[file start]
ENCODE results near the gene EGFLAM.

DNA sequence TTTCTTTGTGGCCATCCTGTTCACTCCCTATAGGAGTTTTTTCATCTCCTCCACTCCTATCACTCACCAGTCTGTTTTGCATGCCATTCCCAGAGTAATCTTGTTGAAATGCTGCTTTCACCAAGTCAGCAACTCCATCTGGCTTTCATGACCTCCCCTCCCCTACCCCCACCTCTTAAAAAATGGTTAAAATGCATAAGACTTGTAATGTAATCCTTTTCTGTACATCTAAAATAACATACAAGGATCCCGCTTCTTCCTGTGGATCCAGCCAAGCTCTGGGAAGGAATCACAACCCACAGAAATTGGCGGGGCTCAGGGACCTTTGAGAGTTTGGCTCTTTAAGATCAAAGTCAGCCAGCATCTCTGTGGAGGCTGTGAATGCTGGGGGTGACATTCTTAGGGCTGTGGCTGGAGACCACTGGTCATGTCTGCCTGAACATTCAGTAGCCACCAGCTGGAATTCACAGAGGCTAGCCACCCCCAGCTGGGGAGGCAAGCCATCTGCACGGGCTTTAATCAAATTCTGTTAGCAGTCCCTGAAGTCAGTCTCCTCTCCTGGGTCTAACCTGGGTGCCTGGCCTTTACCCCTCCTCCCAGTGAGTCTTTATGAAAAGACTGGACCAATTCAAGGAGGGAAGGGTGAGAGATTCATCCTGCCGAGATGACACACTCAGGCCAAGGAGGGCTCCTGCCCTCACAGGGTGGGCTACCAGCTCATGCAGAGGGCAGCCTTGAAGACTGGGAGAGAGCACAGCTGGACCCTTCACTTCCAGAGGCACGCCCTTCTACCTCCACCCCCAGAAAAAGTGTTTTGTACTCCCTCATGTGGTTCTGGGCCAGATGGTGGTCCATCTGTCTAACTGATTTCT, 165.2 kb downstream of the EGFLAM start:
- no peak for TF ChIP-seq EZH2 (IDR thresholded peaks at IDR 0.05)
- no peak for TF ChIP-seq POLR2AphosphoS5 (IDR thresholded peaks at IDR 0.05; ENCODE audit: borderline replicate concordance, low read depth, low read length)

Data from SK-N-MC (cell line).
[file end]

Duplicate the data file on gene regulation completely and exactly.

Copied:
ENCODE results near the gene EGFLAM.

DNA sequence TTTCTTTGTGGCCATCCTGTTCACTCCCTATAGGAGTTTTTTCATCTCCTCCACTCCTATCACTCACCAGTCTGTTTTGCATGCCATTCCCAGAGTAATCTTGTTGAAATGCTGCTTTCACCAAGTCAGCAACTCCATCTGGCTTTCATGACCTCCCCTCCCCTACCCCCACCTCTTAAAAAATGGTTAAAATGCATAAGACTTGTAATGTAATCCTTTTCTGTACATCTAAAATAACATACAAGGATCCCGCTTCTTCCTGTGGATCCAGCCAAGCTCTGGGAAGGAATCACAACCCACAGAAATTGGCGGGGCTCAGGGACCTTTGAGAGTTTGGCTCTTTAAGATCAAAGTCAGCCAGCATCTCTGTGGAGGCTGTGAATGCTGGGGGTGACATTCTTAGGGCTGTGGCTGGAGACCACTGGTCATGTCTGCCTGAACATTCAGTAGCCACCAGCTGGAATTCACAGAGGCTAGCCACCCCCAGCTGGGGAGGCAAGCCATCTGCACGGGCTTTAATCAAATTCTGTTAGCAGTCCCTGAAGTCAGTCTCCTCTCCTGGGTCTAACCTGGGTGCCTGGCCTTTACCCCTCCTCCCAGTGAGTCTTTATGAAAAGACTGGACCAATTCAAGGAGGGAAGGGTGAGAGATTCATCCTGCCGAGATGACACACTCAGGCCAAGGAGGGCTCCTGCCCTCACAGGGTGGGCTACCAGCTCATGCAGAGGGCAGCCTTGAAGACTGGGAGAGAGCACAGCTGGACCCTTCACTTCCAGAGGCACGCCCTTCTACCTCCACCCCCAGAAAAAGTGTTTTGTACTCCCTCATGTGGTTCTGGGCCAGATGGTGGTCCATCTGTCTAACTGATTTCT, 165.2 kb downstream of the EGFLAM start:
- no peak for TF ChIP-seq EZH2 (IDR thresholded peaks at IDR 0.05)
- no peak for TF ChIP-seq POLR2AphosphoS5 (IDR thresholded peaks at IDR 0.05; ENCODE audit: borderline replicate concordance, low read depth, low read length)

Data from SK-N-MC (cell line).